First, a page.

Some authors have recommended staged stereotactic radiosurgery when treating large AVMs. In these cases, multiple radiosurgery treatments are delivered to different portions of the AVM at various time intervals to avoid delivering treatment to a single large target, thereby theoretically reducing the risk of radiation necrosis. This option has been applied in selected patients.[31,34] The disadvantages of such an approach are the second latency period of 1 to 3 years before obliteration occurs, the possibility that a second radiosurgery treatment may still not obliterate the AVM, and the risk of radiation-induced injury, which may be higher with a second radiosurgery treatment.
Nasopharyngeal carcinoma arises in the mucosa or submucosa of the nasopharynx, and frequently spreads to the skull base. Given the radiosensitivity of the tumor, radiotherapy is the primary treatment. However, there is a significant incidence of local failure (26% to 100%) in more advanced cases after treatment with conventional radiotherapy.[35-37] Although higher radiation doses or brachytherapy boosts increase local control,[35,37-40] the possibility of normal tissue injury and/or the inability to effectively treat tumor extension to the skull base limit the usefulness of these techniques. Because of the historically high local failure rate, we developed a protocol to deliver a planned stereotactic radiosurgical boost following conventional radiotherapy in patients with nasopharyngeal carcinoma.
From October 1992 to December 1998, 23 patients at Stanford University Medical Center underwent radiotherapy followed by planned radiosurgery as initial management of a newly diagnosed, biopsy-proven nasopharyngeal carcinoma. The total dose of radiotherapy to the nasopharynx was 66 Gy, divided into daily treatments of 200 cGy. Elective neck irradiation to a dose of 50 Gy was also used; involved lymph nodes received radiation boosts to a total dose of 66 Gy. In addition to the radiotherapy, 15 patients received cisplatinum-based chemotherapy.
Within 4 weeks of completing radiotherapy, patients were treated with radiosurgery. Treatment was administered with one to four isocenters, depending on tumor volume and shape. The prescribed dose of radiation was delivered to the periphery of the original lesion, corresponding to the 80% to 85% isodose contour. The median dose was 12 Gy (range: 7 to 15 Gy). Mean follow-up was 27 months (range: 8 to 72 months), with 12 patients followed for more than 2 years, and 7 patients followed for more than 3 years.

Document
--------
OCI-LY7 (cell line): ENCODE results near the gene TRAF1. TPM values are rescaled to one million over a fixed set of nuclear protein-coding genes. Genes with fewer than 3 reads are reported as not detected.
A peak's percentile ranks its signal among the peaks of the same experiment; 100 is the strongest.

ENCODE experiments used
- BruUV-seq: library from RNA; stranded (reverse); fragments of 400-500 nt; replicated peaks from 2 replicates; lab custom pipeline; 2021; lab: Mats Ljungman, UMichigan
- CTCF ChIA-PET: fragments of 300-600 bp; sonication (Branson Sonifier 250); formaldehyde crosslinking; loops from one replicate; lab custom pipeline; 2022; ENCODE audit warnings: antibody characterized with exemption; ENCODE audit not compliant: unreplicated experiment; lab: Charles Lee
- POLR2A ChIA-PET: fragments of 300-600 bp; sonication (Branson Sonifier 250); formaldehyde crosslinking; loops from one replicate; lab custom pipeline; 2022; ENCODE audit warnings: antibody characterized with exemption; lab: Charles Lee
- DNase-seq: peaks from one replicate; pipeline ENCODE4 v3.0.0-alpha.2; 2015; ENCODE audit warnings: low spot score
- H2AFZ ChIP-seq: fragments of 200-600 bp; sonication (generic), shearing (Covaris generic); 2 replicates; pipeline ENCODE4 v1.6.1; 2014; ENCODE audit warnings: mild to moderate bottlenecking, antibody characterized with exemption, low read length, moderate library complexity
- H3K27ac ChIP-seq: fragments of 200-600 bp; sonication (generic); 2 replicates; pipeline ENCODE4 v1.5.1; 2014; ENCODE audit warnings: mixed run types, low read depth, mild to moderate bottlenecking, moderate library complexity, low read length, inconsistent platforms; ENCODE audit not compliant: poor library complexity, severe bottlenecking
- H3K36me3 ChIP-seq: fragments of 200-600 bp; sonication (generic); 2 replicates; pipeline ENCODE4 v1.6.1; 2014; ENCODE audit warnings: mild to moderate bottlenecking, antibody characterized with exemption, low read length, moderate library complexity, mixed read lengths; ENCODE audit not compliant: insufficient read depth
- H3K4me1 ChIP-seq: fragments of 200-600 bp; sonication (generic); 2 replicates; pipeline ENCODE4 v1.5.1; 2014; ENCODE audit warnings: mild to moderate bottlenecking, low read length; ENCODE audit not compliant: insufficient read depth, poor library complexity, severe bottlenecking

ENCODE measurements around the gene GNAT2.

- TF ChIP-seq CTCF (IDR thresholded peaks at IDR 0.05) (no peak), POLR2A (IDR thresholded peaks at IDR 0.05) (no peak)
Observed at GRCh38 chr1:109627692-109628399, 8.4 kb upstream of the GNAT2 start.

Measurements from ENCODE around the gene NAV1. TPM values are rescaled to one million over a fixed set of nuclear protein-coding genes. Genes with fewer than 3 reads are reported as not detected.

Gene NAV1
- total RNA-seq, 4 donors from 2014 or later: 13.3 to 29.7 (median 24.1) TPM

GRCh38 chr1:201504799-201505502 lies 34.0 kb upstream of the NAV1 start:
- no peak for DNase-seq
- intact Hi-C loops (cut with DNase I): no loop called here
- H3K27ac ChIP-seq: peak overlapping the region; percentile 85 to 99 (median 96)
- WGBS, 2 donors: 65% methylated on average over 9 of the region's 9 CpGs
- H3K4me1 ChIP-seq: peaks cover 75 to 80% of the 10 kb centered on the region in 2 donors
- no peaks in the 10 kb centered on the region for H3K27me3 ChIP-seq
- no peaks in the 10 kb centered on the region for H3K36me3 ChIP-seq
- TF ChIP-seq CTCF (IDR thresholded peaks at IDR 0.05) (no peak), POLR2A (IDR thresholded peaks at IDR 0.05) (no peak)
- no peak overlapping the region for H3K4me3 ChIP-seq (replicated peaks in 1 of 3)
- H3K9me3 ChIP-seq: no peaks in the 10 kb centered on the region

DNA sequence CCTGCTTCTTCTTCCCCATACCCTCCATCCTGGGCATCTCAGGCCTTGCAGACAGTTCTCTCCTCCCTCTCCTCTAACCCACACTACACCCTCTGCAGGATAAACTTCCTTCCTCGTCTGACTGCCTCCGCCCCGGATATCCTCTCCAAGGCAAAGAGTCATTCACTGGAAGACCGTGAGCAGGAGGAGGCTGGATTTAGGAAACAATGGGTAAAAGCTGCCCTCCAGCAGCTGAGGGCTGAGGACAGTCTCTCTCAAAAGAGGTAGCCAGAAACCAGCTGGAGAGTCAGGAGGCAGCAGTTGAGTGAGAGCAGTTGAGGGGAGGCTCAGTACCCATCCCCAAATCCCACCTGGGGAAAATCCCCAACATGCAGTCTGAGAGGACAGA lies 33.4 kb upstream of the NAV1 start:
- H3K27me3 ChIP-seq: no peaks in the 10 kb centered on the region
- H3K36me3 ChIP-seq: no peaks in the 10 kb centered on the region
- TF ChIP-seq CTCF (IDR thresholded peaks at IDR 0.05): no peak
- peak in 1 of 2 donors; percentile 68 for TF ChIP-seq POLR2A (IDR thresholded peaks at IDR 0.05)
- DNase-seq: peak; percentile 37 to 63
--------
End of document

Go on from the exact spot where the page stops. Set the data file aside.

Stanford Study Results
Throughout the course of follow-up, there were no local recurrences among the 23 patients treated with radiosurgery (Figure 1). Cervical lymph node recurrences developed in two patients, and seven patients developed distant metastases including liver (1), lung (2), and bone (4). Of these seven patients, four expired as a result of their metastases.
Simultaneous cisplatin (Platinol)-based chemotherapy and radiotherapy followed by radiosurgery was administered to 15 patients. No significant difference in relapse-free survival was observed, but a trend favored the chemotherapy group: Actuarial relapse-free survival at 3 years was 59% among patients receiving chemotherapy and radiotherapy followed by radiosurgery, compared to 37.5% in the patients who were treated with radiotherapy or radiosurgery alone. No patient developed either acute or late complications following radiosurgery.
Our preliminary experience showed that a high rate of local control can be achieved with stereotactic radiosurgery even in patients with advanced-staged nasopharyngeal carcinoma. We believe that radiosurgery is more effective than brachytherapy in such cases because of the ability of radiosurgery to effectively treat the base of skull. Although intracavitary brachytherapy in the nasopharynx is likely to be effective in treating tumors confined to the mucosa or submucosa, it is unlikely to eradicate a larger mass that extends several centimeters beneath the mucosal surface. Radiosurgery not only provides the same benefits as brachytherapy (ie, relative sparing of normal tissues and the ability to safely boost regions of involvement to high doses), but it can also deliver a high radiation dose to sites that are remote from the nasopharynx.
Although longer follow-up is needed, radiosurgery following radiation has resulted in 100% local control of nasopharyngeal carcinoma in a small group of patients. Based on this experience, patients with advanced nasopharyngeal carcinoma treated at Stanford receive a 66-Gy dose of radiation with concurrent cisplatin chemotherapy, followed by 12-Gy radiosurgery to the primary site, after which three more cycles of cisplatin/fluorouracil chemotherapy are administered. Despite the benefits of this approach, it is obvious that more effective chemotherapy is needed to decrease the incidence of late systemic recurrence in this patient population.